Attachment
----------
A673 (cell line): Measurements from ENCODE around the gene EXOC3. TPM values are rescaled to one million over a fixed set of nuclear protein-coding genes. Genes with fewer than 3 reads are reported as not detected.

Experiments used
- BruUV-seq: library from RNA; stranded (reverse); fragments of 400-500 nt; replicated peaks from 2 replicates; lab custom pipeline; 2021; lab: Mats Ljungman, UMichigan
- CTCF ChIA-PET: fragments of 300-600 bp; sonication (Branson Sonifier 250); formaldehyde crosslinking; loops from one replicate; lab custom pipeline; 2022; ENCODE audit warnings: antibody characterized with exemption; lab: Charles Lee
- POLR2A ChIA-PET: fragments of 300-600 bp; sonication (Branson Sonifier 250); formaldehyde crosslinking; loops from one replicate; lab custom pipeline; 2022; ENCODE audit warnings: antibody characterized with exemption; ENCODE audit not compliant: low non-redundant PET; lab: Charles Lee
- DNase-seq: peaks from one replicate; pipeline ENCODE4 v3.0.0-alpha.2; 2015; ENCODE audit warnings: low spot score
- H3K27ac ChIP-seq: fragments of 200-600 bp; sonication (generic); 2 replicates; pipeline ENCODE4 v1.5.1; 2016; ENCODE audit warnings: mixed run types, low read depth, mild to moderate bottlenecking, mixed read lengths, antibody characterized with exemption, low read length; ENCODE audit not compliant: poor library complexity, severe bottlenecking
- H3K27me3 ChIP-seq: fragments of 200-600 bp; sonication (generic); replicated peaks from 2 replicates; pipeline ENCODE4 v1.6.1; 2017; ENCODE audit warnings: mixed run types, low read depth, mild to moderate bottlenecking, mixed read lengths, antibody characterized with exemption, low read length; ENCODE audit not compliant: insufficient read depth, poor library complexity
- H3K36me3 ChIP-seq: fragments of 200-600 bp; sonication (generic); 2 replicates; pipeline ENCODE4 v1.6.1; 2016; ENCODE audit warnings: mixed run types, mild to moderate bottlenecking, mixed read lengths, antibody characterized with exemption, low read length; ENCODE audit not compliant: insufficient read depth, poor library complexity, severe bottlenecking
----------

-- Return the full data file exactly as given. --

A673 (cell line): Measurements from ENCODE around the gene EXOC3. TPM values are rescaled to one million over a fixed set of nuclear protein-coding genes. Genes with fewer than 3 reads are reported as not detected.

Experiments used
- BruUV-seq: library from RNA; stranded (reverse); fragments of 400-500 nt; replicated peaks from 2 replicates; lab custom pipeline; 2021; lab: Mats Ljungman, UMichigan
- CTCF ChIA-PET: fragments of 300-600 bp; sonication (Branson Sonifier 250); formaldehyde crosslinking; loops from one replicate; lab custom pipeline; 2022; ENCODE audit warnings: antibody characterized with exemption; lab: Charles Lee
- POLR2A ChIA-PET: fragments of 300-600 bp; sonication (Branson Sonifier 250); formaldehyde crosslinking; loops from one replicate; lab custom pipeline; 2022; ENCODE audit warnings: antibody characterized with exemption; ENCODE audit not compliant: low non-redundant PET; lab: Charles Lee
- DNase-seq: peaks from one replicate; pipeline ENCODE4 v3.0.0-alpha.2; 2015; ENCODE audit warnings: low spot score
- H3K27ac ChIP-seq: fragments of 200-600 bp; sonication (generic); 2 replicates; pipeline ENCODE4 v1.5.1; 2016; ENCODE audit warnings: mixed run types, low read depth, mild to moderate bottlenecking, mixed read lengths, antibody characterized with exemption, low read length; ENCODE audit not compliant: poor library complexity, severe bottlenecking
- H3K27me3 ChIP-seq: fragments of 200-600 bp; sonication (generic); replicated peaks from 2 replicates; pipeline ENCODE4 v1.6.1; 2017; ENCODE audit warnings: mixed run types, low read depth, mild to moderate bottlenecking, mixed read lengths, antibody characterized with exemption, low read length; ENCODE audit not compliant: insufficient read depth, poor library complexity
- H3K36me3 ChIP-seq: fragments of 200-600 bp; sonication (generic); 2 replicates; pipeline ENCODE4 v1.6.1; 2016; ENCODE audit warnings: mixed run types, mild to moderate bottlenecking, mixed read lengths, antibody characterized with exemption, low read length; ENCODE audit not compliant: insufficient read depth, poor library complexity, severe bottlenecking